|Fruit bat roosting in a home|
Northern Kentucky health officials are warning residents to be more wary of bats after an unusually high number of residents have made contact with bats inside their homes and have had to receive the rabies vaccine. They are asking them to report any encounter with bats to the health department.
Bats are commonly infected with rabies and have very small teeth, and so someone who wakes up with a bat in their bedroom might not realize it has bitten them, Northern Kentucky Health Department spokeswoman Emily Gresham-Werle told Brenna Kelly of The Kentucky Inquirer.
It is crucial to vaccinate against rabies after contact with a bat, if the bat cannot be captured to receive testing for rabies. “If someone is exposed to the rabies virus and not treated, the result is neurological disease and death,” Kelly notes.
Each year, tens of thousands of people are successfully protected from developing rabies through vaccination after being bitten by an animal like a bat that may have rabies, says the Center for Disease Control and Prevention. “There are usually only one or two human rabies cases each year in the United States, and the most common way for people to get rabies in the United States is through contact with a bat,” says the CDC. Some of these reported cases resulted from known encounters with bats.
The problem In Northern Kentucky may be due to development in the area that has caused bats to lose their natural habitat. So far this year, 13 people who were exposed to bats have decided to get the vaccine.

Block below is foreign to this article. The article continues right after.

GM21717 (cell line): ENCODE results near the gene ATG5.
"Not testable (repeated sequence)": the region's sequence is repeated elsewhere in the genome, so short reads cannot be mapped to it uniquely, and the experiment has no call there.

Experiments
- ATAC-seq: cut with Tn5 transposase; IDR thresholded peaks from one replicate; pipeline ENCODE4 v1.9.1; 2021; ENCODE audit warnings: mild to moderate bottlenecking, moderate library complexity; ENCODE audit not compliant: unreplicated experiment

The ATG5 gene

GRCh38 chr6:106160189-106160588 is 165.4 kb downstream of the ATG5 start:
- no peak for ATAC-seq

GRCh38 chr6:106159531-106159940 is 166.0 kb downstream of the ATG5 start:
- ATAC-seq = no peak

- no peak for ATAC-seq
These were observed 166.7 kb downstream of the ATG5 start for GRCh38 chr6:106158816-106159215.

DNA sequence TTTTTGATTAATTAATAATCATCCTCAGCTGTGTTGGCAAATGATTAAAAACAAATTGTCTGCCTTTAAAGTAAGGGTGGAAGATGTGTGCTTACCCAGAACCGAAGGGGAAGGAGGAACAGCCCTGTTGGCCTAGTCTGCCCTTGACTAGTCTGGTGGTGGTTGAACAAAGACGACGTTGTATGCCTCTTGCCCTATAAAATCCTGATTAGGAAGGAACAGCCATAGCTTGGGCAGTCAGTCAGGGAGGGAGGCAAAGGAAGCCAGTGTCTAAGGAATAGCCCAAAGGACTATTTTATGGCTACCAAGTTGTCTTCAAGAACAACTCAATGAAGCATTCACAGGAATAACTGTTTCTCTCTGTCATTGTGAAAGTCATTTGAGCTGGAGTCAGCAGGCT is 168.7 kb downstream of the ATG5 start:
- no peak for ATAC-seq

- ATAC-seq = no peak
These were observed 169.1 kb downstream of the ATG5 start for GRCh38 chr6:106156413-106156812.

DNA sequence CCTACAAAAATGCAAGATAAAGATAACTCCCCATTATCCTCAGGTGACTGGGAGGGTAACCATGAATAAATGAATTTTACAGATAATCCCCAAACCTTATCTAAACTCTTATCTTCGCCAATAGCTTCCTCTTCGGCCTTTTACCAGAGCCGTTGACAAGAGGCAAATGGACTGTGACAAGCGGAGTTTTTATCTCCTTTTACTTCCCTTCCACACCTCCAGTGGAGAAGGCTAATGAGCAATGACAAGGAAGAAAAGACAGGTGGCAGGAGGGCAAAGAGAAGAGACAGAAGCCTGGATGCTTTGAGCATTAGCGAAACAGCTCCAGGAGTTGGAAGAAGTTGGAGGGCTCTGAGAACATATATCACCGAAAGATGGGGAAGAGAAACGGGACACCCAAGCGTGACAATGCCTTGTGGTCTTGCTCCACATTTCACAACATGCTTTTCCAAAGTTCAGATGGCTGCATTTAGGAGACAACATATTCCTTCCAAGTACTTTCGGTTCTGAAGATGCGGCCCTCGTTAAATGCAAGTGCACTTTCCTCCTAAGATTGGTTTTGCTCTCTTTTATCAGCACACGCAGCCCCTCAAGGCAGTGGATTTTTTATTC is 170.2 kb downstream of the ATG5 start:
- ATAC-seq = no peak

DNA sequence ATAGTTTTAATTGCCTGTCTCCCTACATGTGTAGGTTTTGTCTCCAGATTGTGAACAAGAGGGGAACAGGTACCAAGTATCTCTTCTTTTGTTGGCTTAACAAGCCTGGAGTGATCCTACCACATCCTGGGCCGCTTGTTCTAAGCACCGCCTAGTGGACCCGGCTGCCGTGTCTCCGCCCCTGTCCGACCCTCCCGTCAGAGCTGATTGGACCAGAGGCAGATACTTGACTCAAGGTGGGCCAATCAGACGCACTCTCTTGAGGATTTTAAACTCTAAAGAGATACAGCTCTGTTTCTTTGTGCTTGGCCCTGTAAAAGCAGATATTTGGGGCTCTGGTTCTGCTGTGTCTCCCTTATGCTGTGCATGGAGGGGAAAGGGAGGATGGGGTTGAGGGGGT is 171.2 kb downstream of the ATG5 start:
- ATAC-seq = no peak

Usually only two to three people a year in the area have to get the vaccine because of a bat, Gresham-Wherle said. “Local and state health officials speculate that the weather and loss of bat habitat have contributed to the high number,” reports Kelly.
“The rabies vaccine, which is nearly 100 percent effective against the virus, involves four rabies shots and one antibody shot over a period of two weeks.
The vaccine, which is given by shots in the arm, can also be expensive, with costs ranging from $2,000 to $6,000 for the series, with additional fees for doctors or emergency room visits,” Gresham-Werle told Kelly.
All exposure to bats and all bites by mammals must be reported to the local health department. In some instances the animal may be captured for rabies testing so that the bitten individual will not need to be vaccinated against the deadly disease. You can’t tell if an animal carries the rabies virus just by looking at it, because rabies can only be confirmed in a laboratory, warns the CDC.